Three Way To Tell If Your Cat Is In Dental Distress
If you're like most people who share their lives with a feline friend, you undoubtedly want your cat to enjoy good health during its lifetime. Naturally, your pet is vaccinated against contagious illnesses, and you make sure it consumes a diet that promotes optimal feline health. However, like many cat owners, you may not be aware that cats can suffer from dental issues.
The three most common dental problems experienced by cats are gingivitis, periodontal disease, and tooth resorption. Gingivitis and periodontal disease are the same types of gum disease that affect humans, and tooth resorption is a condition in which the body literally absorbs the tissues that make up the tooth. All three of these conditions can be painful for cats, making it important to monitor your cat for signs that it may be experiencing dental distress of some type.
Your cat isn't able to tell you when it's in pain, but the following signs mean that it's highly possible that the animal is experiencing pain or discomfort due to dental issues.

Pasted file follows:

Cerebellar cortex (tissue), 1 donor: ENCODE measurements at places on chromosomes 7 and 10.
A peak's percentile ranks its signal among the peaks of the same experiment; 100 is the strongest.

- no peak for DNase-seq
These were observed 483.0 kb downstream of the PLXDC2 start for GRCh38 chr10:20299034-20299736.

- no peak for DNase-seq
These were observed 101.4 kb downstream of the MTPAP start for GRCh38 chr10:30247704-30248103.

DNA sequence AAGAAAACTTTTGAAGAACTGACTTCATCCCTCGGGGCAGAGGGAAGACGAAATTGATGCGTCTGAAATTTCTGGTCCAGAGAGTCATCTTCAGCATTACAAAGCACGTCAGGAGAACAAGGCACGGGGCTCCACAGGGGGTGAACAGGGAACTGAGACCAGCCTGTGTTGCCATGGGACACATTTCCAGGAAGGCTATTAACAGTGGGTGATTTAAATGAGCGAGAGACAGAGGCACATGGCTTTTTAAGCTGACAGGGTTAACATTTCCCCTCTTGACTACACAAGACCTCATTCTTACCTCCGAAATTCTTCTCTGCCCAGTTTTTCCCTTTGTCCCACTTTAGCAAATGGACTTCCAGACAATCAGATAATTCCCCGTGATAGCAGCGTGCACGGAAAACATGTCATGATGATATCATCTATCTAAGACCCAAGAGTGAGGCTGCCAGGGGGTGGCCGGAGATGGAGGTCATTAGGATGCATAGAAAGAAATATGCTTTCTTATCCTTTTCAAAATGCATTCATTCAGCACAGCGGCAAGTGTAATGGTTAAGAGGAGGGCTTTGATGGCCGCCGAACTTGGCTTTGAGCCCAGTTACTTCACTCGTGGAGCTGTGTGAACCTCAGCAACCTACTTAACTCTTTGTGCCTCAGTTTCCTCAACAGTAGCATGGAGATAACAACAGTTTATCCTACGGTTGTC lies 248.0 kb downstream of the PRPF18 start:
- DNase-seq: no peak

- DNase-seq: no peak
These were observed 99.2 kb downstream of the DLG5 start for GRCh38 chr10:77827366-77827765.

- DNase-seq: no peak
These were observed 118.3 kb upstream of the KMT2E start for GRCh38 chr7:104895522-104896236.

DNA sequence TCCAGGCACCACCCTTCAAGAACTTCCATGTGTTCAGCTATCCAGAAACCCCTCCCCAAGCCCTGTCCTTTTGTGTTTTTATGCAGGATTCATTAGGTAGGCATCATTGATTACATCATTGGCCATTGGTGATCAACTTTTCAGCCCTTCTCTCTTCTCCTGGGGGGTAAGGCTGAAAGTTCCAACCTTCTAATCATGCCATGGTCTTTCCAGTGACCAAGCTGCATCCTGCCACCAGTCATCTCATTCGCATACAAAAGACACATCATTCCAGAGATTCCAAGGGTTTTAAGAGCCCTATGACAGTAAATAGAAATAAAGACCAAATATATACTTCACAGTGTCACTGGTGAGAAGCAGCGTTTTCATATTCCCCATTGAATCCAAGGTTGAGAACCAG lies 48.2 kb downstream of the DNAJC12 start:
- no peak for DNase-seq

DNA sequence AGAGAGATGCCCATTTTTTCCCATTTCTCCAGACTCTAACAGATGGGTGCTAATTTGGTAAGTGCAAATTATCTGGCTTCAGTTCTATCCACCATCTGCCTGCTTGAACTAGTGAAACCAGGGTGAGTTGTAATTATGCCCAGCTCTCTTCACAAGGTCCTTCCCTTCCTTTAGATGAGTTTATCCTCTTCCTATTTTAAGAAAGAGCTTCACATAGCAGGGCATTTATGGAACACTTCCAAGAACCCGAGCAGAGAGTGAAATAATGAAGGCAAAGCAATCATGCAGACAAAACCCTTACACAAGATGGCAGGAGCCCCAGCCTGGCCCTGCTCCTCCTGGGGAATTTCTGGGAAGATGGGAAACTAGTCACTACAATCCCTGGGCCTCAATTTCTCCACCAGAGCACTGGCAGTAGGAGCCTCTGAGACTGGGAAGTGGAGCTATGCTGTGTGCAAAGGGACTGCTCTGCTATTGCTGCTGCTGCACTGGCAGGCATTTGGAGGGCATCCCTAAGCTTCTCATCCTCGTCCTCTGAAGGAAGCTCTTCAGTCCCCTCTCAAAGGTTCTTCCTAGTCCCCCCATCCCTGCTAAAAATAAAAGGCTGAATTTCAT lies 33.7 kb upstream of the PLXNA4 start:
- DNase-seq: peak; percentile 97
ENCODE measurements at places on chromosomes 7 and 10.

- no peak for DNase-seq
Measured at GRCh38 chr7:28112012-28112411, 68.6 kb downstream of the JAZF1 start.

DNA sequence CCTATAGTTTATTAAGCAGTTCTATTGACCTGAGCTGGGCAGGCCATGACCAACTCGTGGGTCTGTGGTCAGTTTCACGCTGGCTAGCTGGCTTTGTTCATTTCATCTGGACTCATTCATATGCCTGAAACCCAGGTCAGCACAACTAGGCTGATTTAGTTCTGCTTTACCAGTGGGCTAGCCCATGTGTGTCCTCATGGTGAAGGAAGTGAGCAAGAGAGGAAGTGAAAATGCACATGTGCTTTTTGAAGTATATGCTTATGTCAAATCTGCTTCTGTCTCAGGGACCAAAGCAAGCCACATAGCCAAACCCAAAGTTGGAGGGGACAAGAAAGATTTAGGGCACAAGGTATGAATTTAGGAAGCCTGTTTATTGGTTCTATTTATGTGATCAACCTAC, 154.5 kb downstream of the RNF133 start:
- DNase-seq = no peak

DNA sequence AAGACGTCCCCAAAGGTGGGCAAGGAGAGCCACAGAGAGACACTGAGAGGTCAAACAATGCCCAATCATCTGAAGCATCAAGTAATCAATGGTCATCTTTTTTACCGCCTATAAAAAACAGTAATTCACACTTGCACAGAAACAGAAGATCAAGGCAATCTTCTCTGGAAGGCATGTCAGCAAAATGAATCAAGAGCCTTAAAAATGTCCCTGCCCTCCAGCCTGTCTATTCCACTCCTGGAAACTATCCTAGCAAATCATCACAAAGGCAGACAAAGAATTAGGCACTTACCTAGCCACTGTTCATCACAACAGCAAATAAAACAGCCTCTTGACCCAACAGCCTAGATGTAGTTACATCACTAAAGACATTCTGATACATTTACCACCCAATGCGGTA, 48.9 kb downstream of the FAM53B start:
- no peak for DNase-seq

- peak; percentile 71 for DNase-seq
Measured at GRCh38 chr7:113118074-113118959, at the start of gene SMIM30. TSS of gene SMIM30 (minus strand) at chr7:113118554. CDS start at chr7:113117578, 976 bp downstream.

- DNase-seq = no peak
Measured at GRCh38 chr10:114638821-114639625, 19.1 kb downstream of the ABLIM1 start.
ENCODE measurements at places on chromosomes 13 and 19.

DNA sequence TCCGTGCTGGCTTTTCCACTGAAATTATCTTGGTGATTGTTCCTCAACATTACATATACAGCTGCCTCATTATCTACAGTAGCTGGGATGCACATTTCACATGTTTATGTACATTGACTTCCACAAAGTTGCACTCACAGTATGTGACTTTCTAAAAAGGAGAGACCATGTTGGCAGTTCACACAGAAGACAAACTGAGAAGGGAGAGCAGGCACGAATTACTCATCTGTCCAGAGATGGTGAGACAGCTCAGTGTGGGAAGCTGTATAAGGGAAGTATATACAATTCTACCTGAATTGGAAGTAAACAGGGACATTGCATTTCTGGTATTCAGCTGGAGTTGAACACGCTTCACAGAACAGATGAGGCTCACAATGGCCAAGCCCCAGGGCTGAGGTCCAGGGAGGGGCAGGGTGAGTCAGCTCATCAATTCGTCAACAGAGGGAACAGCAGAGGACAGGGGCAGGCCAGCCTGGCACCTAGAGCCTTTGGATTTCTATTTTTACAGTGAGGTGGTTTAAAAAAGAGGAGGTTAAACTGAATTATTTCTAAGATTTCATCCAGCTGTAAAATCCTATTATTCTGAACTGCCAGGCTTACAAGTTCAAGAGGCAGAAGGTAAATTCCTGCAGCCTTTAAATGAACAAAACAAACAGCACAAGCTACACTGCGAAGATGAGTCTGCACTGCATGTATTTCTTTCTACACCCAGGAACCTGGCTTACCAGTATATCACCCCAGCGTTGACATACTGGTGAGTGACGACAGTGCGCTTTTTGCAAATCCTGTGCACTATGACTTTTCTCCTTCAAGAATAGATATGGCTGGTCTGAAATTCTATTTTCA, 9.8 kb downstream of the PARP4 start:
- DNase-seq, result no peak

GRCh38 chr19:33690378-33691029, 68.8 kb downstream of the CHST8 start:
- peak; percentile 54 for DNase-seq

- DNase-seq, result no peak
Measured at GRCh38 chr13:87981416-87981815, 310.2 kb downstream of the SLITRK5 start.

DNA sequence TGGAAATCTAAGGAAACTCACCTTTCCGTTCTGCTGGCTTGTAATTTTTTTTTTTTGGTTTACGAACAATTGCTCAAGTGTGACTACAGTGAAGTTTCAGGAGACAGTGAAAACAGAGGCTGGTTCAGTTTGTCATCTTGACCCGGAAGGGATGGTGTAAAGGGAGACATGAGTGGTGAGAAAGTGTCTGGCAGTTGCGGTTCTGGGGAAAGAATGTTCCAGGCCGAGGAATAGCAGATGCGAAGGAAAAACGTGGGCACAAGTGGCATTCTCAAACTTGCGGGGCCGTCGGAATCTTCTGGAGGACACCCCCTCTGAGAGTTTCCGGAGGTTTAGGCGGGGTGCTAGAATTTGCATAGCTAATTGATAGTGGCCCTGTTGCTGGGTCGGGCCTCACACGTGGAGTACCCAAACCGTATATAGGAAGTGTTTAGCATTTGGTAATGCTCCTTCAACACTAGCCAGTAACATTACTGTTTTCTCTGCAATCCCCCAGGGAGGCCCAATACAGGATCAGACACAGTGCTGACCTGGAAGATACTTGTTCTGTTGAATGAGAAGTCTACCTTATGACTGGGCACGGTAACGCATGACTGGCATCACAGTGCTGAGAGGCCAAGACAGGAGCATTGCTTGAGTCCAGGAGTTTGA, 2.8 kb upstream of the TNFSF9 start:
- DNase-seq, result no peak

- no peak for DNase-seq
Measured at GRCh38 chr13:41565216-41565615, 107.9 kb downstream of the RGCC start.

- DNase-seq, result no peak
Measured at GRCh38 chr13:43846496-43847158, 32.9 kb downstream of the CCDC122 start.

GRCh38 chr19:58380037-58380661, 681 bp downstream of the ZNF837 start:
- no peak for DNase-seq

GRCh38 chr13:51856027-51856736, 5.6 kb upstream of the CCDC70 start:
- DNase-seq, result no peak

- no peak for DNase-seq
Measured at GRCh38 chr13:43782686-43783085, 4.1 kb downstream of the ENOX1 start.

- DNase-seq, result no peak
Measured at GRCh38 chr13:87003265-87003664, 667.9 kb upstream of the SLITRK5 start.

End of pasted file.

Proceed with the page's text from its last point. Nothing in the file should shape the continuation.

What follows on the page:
Reluctance to Eat
Cats that show a reluctance to consume their food may be experiencing painful dental conditions. These won't necessarily stop a cat from eating altogether — after all, your pet needs nourishment to survive. However, cats in dental pain often handle their food gingerly and take a far longer time to finish a meal than their pain-free counterparts, so it's important to note any changes in the amount of time it takes your cat to eat.
Another sign that your furry friend has dental issues is if its breath smells noticeably sour or otherwise unpleasant. This indicates that your pet may be experiencing tooth decay as the result of bacterial accumulation in the mouth. Left untreated, bacterial buildup can develop into a severe inflammation that may require surgical intervention.
Some cats just drool a little naturally, but if you notice that your cat suddenly starts drooling more, this could mean a tooth or gum issue. Drool is excess saliva that is produced as the result of irritation -- the body is trying to wash the cause of the problem away. The reason why you should be on the lookout for drool is that it's a good possible indicator of an emerging dental issue that hasn't yet become serious — and this gives you the opportunity to get your pet treated while the problem is still relatively minor. Having your cat's teeth professionally cleaned on a regular basis will help prevent your feline friend from experiencing these or other dental health issues.
To learn more, contact a cat dentist.